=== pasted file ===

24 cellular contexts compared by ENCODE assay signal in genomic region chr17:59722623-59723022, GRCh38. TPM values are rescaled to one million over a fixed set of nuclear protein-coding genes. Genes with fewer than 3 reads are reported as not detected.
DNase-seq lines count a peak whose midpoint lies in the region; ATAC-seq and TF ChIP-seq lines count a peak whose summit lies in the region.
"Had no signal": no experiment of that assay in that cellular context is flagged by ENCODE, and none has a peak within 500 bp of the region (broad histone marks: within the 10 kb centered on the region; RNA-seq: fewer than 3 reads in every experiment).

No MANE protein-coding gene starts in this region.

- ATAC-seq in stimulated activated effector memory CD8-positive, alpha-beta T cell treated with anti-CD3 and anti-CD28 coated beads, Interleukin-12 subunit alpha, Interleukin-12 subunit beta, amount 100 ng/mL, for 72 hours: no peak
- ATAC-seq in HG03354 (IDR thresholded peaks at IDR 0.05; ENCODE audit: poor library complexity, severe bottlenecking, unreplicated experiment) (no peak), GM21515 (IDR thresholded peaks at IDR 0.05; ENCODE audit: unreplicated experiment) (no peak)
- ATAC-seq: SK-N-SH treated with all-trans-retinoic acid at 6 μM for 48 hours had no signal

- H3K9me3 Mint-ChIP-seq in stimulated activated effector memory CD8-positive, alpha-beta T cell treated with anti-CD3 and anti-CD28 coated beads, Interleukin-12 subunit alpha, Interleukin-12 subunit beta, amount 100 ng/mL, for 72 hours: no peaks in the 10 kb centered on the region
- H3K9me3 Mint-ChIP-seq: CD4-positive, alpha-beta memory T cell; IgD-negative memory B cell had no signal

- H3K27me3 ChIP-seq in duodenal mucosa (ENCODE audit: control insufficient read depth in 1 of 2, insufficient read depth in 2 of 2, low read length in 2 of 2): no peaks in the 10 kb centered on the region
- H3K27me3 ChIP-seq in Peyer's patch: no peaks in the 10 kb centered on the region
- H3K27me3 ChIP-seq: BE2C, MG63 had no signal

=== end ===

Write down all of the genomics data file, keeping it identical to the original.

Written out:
24 cellular contexts compared by ENCODE assay signal in genomic region chr17:59722623-59723022, GRCh38. TPM values are rescaled to one million over a fixed set of nuclear protein-coding genes. Genes with fewer than 3 reads are reported as not detected.
DNase-seq lines count a peak whose midpoint lies in the region; ATAC-seq and TF ChIP-seq lines count a peak whose summit lies in the region.
"Had no signal": no experiment of that assay in that cellular context is flagged by ENCODE, and none has a peak within 500 bp of the region (broad histone marks: within the 10 kb centered on the region; RNA-seq: fewer than 3 reads in every experiment).

No MANE protein-coding gene starts in this region.

- ATAC-seq in stimulated activated effector memory CD8-positive, alpha-beta T cell treated with anti-CD3 and anti-CD28 coated beads, Interleukin-12 subunit alpha, Interleukin-12 subunit beta, amount 100 ng/mL, for 72 hours: no peak
- ATAC-seq in HG03354 (IDR thresholded peaks at IDR 0.05; ENCODE audit: poor library complexity, severe bottlenecking, unreplicated experiment) (no peak), GM21515 (IDR thresholded peaks at IDR 0.05; ENCODE audit: unreplicated experiment) (no peak)
- ATAC-seq: SK-N-SH treated with all-trans-retinoic acid at 6 μM for 48 hours had no signal

- H3K9me3 Mint-ChIP-seq in stimulated activated effector memory CD8-positive, alpha-beta T cell treated with anti-CD3 and anti-CD28 coated beads, Interleukin-12 subunit alpha, Interleukin-12 subunit beta, amount 100 ng/mL, for 72 hours: no peaks in the 10 kb centered on the region
- H3K9me3 Mint-ChIP-seq: CD4-positive, alpha-beta memory T cell; IgD-negative memory B cell had no signal

- H3K27me3 ChIP-seq in duodenal mucosa (ENCODE audit: control insufficient read depth in 1 of 2, insufficient read depth in 2 of 2, low read length in 2 of 2): no peaks in the 10 kb centered on the region
- H3K27me3 ChIP-seq in Peyer's patch: no peaks in the 10 kb centered on the region
- H3K27me3 ChIP-seq: BE2C, MG63 had no signal